I refer to these individual gun battle exchanges in which neither player is actually attempting to kill the other as "Rallying" -- they're much different than battles in which a player is mid-push and has no cover to take when a battle starts.  In those cases, the player MUST go for the kill.  This is specifically for encounters in which both players have cover available to them and may choose to back down at any point.  (I chose the term "rallying" because of the word's definition in regards to Tennis.  A Rally is an exchange back and forth between two players until a point is scored.)

Pistola is one of the best players at Rallying you will see in Halo.  He will fire until either he takes damage in return, or until the opponent catches up in damage, then immediately back down and stay alive.  He is what I refer to as a bully (a player that will focus on only favorable rally exchanges).  And he's a damn good bully.  Granted, there are many more aspects to Pistola's gameplay that make him a fantastic player, but his Bullying is top-notch.  And it's a large part of why he's so hard to kill.  If he's not confident he'll come out ahead, he won't take the fight.

One of the biggest mistake other players will make when in a Rallying that they will attempt to force the Rally even if they're still even (trading) or behind (losing / being bullied).  This is a great way to get yourself killed either by the player you're shooting, or by his teammate who has now had time to flank you while you focus on your rally.

Players who trade in Rallies constantly are a liability to their teammates.  Why?  Because if you are even or behind in an exchange, you are relying on your teammates to bail you out in order to come out ahead overall.  There are times, however, where being bullied or trading can be a net positive for your team, however...and it's something ToTz was actually superb at, and Ryanoob still does even in Halo 4.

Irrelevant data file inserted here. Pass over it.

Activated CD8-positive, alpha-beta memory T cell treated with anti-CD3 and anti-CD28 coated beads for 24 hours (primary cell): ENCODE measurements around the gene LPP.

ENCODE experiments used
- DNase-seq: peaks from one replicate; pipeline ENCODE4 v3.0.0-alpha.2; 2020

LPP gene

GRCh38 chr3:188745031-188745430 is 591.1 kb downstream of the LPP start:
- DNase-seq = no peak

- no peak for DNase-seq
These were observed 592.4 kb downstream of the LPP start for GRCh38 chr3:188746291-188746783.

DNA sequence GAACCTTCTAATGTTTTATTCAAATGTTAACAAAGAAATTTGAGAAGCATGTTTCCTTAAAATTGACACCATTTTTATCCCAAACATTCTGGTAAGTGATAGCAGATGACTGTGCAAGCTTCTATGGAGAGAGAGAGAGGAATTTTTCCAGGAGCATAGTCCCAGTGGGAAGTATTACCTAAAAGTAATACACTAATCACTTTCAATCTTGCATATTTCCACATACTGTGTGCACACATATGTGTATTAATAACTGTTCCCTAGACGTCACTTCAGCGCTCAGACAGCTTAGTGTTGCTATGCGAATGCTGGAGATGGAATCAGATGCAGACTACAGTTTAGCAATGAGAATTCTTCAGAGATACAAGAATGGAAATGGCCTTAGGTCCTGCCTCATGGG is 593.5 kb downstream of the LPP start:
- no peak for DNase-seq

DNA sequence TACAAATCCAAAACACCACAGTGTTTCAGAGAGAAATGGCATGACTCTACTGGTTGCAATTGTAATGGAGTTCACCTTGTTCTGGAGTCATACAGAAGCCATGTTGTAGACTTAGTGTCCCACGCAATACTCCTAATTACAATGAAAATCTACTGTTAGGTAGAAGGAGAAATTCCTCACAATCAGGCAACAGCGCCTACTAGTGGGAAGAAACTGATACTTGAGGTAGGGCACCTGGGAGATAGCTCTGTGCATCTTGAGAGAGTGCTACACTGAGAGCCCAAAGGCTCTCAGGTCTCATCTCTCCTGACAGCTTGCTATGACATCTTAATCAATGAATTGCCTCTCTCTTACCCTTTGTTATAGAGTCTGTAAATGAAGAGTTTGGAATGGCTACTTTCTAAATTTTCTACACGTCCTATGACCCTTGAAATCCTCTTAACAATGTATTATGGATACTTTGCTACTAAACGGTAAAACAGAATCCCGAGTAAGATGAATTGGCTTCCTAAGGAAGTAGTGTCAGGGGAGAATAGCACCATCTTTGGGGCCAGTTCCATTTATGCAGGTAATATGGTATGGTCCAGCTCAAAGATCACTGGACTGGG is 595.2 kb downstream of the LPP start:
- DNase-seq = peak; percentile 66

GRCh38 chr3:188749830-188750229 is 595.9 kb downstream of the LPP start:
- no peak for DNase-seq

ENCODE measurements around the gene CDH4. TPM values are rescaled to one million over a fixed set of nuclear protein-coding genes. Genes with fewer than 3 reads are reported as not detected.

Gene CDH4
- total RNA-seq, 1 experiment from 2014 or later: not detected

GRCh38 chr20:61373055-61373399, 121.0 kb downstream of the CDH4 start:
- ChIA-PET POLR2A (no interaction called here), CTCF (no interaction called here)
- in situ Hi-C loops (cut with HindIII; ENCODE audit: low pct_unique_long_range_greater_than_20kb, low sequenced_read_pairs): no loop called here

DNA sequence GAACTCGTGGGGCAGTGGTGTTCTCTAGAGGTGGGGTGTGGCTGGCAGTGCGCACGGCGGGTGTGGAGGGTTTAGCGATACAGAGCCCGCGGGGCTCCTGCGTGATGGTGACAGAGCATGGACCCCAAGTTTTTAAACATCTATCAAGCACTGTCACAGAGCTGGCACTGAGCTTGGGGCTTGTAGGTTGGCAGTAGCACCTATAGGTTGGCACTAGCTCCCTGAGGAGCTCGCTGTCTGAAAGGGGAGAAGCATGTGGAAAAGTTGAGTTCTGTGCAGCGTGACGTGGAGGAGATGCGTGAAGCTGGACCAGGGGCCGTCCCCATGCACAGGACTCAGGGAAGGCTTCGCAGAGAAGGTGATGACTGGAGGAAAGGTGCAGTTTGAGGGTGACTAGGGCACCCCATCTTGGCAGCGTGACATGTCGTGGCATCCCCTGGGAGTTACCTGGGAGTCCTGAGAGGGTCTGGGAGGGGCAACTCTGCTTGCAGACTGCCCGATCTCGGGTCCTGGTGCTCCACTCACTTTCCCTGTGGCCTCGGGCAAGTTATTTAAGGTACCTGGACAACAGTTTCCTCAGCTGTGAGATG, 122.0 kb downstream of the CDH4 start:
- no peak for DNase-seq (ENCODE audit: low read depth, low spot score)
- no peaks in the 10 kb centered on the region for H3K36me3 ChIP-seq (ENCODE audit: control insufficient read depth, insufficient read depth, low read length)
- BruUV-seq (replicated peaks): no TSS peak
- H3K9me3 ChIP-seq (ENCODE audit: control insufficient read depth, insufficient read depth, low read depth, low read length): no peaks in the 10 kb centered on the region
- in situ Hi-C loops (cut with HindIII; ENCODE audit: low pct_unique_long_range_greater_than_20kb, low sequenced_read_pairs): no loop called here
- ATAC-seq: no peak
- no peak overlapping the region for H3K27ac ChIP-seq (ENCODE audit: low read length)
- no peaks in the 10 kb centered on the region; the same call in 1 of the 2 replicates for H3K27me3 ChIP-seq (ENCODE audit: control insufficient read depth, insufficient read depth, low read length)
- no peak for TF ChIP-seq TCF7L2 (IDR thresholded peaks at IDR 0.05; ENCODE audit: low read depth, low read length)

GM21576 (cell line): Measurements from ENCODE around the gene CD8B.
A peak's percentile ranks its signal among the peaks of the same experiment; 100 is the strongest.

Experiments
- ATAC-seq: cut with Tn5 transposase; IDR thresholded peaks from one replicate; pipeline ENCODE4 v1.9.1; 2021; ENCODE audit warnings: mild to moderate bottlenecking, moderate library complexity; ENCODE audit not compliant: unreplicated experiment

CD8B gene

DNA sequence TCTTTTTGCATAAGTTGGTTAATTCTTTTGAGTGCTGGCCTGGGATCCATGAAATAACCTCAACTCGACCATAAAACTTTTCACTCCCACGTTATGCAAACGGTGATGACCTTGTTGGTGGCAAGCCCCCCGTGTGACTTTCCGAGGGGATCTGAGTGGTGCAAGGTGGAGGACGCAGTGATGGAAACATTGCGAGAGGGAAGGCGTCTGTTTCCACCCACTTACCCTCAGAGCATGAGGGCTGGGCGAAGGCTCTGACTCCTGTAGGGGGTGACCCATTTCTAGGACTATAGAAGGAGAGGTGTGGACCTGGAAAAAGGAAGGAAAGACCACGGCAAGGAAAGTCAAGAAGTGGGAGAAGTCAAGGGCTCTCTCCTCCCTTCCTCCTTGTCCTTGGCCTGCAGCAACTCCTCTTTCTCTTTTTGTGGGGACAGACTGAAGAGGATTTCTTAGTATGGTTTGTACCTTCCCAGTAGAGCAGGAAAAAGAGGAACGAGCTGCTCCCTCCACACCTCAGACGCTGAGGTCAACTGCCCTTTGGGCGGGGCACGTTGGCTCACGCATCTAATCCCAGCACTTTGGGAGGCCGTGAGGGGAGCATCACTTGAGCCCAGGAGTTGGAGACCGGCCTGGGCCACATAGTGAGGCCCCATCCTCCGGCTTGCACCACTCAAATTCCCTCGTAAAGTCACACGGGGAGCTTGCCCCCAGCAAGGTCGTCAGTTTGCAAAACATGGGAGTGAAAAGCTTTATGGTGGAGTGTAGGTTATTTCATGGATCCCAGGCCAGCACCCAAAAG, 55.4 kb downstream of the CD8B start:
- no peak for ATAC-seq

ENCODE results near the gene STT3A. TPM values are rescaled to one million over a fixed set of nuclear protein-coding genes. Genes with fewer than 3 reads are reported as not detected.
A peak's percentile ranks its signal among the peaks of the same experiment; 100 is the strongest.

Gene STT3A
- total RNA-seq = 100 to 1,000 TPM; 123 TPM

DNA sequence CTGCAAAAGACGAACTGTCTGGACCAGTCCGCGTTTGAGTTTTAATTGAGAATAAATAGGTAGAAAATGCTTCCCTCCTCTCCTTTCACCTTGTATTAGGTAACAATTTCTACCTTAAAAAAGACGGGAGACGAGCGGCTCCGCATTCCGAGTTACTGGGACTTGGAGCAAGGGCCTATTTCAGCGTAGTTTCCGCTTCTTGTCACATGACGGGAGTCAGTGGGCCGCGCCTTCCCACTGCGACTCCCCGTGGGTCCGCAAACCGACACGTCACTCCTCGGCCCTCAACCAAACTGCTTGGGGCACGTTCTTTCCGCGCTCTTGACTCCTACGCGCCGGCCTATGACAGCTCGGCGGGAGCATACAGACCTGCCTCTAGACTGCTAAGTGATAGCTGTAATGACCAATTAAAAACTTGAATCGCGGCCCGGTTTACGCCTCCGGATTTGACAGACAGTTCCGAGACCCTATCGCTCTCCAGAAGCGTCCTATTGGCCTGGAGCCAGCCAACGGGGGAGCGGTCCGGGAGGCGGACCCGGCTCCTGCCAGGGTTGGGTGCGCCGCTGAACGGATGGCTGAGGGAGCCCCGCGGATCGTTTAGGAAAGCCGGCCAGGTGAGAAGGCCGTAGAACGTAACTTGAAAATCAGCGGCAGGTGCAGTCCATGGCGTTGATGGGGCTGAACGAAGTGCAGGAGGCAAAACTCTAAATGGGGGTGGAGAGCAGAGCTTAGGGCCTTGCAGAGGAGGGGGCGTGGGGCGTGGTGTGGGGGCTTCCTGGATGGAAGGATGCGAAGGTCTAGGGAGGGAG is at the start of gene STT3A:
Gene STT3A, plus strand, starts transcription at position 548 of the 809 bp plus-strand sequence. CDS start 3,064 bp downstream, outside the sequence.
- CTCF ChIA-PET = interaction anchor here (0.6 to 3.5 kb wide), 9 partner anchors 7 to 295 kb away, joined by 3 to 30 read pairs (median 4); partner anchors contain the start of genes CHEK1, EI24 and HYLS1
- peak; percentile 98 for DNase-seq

If you are behind your opponents, (i.e., your opponents are between you and your teammates)...then it is okay to trade, lose a trade, or be bullied.  Of course, the longer you stay alive, the more net positive you can get out of such a flank.  Why is this the case?  Because your teammates aren't pulled out of position to save you.  They can move naturally.  And suddenly your opponents are pinched.  Even if they kill you, they have to turn completely around and find your teammates to take advantage of your death.  If your flank's timing was proper, this can actually turn into a 2 for 1 or 3 for 1 or other net-positive for your team.  In certain maps/gametypes, this can actually force a cycle where you then spawn at your base as your opponents spawn outside their base (as your teammates have pushed into the enemy base), and you can set up another rally where you may be forced to sacrifice yourself in exchange for your team gaining several kills.